A friendship is created amidst the post apocalyptic world these unlikely chums are forced to inhabit, where a deadly disease is turning everyone into the flesh eating undead. There are certain rules you must always follow in order to survive and sometimes you may be forced to break a few.
Harrelson demonstrates the lunatic charm we all love to see from him. While Eisenberg usurps Michael Cera’s every nerd crown and succeeds in places where Cera has never been cuz remember that Eisenberg was on the scene first. The zombie journey continues and we are introduced to a pair of ass kicking sisters, played by Emma Stone (Superbad) and Abigail Breslin (Little Miss Sunshine) hellbent on familial survival. The story takes a shift at this point but t’s not for the worse. Twists, turns and a brilliant cameo ensue and I left that theater with a giant smile on my undead face.
I can confidently say that Zombieland is now my favorite movie of 2009 so far. Beautifully shot, written and acted, I was so overwhelmingly entertained that it was jarring. I suggest that if you are heading out to the cinema that you give this movie your box office dollar. You will not regret it.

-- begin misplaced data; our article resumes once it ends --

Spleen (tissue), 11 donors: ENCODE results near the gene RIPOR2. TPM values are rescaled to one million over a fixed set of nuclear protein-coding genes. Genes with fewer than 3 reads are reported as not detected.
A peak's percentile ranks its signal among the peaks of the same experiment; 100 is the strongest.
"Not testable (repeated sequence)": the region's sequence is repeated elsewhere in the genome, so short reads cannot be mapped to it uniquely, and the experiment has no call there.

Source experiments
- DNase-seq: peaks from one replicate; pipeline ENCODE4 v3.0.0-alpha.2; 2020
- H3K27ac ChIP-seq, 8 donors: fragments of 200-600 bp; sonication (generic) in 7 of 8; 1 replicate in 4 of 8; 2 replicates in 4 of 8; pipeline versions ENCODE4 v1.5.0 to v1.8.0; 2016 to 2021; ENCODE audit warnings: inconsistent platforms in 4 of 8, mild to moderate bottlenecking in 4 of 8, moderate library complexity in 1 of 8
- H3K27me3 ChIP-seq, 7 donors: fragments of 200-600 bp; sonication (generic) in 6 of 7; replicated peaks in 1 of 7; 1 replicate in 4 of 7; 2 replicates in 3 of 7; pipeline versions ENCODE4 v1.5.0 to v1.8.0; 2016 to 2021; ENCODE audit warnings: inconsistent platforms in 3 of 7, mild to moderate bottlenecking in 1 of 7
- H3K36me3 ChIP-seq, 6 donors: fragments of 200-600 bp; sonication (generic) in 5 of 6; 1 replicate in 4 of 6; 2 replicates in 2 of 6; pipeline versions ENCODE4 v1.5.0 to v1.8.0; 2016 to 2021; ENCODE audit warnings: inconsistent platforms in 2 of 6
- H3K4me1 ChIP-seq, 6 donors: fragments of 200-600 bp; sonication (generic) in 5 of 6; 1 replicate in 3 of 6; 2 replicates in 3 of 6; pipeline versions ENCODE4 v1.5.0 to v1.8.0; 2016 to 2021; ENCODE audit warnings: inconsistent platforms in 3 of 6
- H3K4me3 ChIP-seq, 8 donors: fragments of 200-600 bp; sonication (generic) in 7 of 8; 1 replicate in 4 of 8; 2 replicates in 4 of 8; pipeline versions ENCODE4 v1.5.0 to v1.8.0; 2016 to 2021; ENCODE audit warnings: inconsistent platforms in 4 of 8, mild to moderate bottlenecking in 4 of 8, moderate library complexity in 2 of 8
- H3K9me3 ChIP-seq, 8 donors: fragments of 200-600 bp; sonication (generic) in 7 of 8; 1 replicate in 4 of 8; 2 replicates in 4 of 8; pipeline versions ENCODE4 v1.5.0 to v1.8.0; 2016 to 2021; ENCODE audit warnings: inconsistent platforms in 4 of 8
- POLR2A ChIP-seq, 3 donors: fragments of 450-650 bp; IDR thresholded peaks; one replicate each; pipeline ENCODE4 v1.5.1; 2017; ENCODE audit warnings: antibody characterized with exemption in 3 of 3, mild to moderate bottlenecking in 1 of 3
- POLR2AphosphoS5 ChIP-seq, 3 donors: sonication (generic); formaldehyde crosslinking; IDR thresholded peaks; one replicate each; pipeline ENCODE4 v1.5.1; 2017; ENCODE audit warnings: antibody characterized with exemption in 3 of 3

HAHAHAHAHAHAHAHA!!! Really? A movie about the Tooth Fairy? Oh crap but it’s stars Dwayne “The Rock” Johnson (kudos on stealing Vin Diesel’s career by actually having posessing talent AND muscles)so it looks like my maternal unit will be forcing me to watch this on her dime and I’ll wind up secretly enjoying it(Race to Witch Mountain) while vocally detesting everything it stands for to prove a cinematically snobby point. I can not believe “The Eyebrow” wrestler dude from WWF’s Smackdown has made a viable career out of making wildly successful Disney movies. Maybe Warner Brothers should usurp Triple H and the Hardy Boyz for a few bromantic comedies?